But there are other simple quantitative strategies that outperform the S&P500. One famous example is the “Dogs of the Dow” strategy. This is a strategy that buys an equal amount of the 10 highest yielding DOW stocks every year. Pretty simple. From 1928 through 2009 this strategy returned 11.22% per year vs 9.12% for the S&P500. There are many other examples of outperforming strategies that take advantage of time tested factors that consistently beat the market over the long term. I’ve discussed the 3 key factors in outperformance before, they are value, small capitalization, and momentum. I’ve also discussed one way to take advantage of these factors, by indexing to them through ETFs. This is yet another example of a quant strategy. Now comes they real exciting part. You can do even better than just indexing to these outperformance factors through ETFs. The first thing to do is to find out which are the best quantitative strategies. Fortunately there is a great resource, the bible of quantitative investing so to speak, the book What Works On Wall Street by James P. O’Shaughnessy first published in 1996 and now in its fourth edition, published in 2011. This book goes through hundreds of quantitative strategies and ranks their historical performance, risk, and many other parameters. As a teaser, in the table below I excerpted the top performing (ranked by sharpe ratio – risk adjusted return) strategies from the book with a comparison to the S&P500. Don’t worry about the strategy descriptions, they are well described in the book.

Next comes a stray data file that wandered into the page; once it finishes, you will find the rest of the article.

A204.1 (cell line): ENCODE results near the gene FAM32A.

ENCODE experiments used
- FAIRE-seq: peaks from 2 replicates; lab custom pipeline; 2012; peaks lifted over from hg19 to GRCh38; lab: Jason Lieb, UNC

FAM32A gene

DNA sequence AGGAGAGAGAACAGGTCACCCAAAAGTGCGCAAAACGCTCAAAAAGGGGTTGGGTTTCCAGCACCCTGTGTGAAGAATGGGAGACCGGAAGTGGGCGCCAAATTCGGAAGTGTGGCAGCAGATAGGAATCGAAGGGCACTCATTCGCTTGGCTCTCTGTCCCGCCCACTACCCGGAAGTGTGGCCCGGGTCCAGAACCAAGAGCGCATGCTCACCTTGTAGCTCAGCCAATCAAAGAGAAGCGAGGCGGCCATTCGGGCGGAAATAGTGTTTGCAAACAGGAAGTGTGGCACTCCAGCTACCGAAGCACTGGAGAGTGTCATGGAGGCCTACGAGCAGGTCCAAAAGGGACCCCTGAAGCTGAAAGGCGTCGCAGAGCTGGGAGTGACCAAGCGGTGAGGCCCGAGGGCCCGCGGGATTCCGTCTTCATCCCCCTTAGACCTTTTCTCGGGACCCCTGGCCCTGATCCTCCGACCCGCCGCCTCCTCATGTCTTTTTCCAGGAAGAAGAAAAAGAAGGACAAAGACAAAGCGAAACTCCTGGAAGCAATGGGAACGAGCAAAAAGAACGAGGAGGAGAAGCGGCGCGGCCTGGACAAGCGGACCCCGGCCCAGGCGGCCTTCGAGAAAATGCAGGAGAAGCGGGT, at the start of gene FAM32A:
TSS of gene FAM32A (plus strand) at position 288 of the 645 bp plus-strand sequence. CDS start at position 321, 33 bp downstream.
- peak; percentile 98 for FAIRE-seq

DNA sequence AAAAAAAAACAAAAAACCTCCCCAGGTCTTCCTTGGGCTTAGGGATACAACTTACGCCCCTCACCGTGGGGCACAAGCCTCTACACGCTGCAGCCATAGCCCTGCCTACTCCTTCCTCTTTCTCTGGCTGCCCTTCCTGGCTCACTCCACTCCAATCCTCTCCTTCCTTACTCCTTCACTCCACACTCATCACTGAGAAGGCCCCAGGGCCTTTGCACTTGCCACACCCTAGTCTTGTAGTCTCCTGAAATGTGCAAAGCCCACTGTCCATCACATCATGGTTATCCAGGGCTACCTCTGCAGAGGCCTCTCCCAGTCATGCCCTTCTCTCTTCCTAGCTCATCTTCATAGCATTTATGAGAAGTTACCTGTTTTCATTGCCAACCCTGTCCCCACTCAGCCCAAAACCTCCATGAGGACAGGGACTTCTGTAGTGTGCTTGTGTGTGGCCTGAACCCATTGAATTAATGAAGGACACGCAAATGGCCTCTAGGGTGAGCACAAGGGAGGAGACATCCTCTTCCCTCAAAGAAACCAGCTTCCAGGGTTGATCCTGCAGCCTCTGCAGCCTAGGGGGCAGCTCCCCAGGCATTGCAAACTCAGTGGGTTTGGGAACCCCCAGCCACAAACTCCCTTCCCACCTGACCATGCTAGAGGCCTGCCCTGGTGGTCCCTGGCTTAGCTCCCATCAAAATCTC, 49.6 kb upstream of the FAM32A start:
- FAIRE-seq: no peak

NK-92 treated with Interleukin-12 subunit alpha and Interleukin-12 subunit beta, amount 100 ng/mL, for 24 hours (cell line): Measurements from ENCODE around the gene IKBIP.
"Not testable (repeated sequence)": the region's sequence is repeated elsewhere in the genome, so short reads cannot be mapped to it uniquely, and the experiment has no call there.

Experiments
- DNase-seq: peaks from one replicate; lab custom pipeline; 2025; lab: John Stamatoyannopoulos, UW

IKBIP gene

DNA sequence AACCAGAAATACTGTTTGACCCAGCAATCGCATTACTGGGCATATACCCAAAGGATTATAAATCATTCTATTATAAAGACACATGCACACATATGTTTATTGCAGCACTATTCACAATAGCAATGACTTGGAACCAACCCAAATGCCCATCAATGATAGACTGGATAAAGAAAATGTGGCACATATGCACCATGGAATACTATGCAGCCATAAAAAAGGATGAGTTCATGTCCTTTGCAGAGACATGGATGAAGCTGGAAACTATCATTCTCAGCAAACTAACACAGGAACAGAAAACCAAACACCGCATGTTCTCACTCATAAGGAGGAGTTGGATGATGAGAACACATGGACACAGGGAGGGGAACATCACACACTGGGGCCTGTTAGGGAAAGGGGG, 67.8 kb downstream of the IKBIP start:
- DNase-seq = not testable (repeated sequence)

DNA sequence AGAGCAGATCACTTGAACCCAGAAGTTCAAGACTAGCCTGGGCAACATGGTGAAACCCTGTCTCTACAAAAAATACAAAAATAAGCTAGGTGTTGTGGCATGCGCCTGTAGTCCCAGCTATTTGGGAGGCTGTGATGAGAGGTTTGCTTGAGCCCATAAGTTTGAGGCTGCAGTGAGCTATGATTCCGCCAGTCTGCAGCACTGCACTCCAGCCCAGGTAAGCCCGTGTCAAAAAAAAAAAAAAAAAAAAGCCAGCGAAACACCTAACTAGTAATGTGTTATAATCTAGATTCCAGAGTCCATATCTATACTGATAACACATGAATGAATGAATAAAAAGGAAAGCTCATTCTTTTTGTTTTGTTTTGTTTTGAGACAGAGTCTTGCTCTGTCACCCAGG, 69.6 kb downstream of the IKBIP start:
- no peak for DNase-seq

Impressive to say the least. All the top strategies use some combination of the outperformance factors (value, small size, momentum). The top strategy, Trending Value, combines all 3 factors to achieve some pretty amazing results. It has a compounded annual return of 21%, a sharpe ratio of 0.91 – well over 3 times the risk-adjusted return of the S&P500, $10K turns into $48M vs $523K for the S&P500, and the max drawdown is about the same as the S&P500! These top 5 strategies are no fluke. There are in fact 222 strategies documented in the book that outperform the S&P500 on a risk adjusted basis. And many of them are implementable by the individual investor, a large topic I will address in future posts. You may be asking why doesn’t everyone do this? Most of that comes down to lack of knowledge and probably more importantly lack of discipline and consistency in investing. Hell, most people can’t even follow an indexed buy and hold portfolio. What also impressed me is the little work required to implement these strategies. In all of these strategies, once you have the results of the strategy, say on Jan 1st of the year, you buy and hold the stocks for 1 year and then re-run the strategy. The rest of the year you do some simple monitoring for acquisitions, financial scandals, etc… and that’s it. On value for effort spent this is truly compelling and is what finally made me decide to start putting some real money behind this concept. I think most investors would come to the same conclusion. Even active traders need to ask themselves if their results are worth the time as compared to quantitative methods.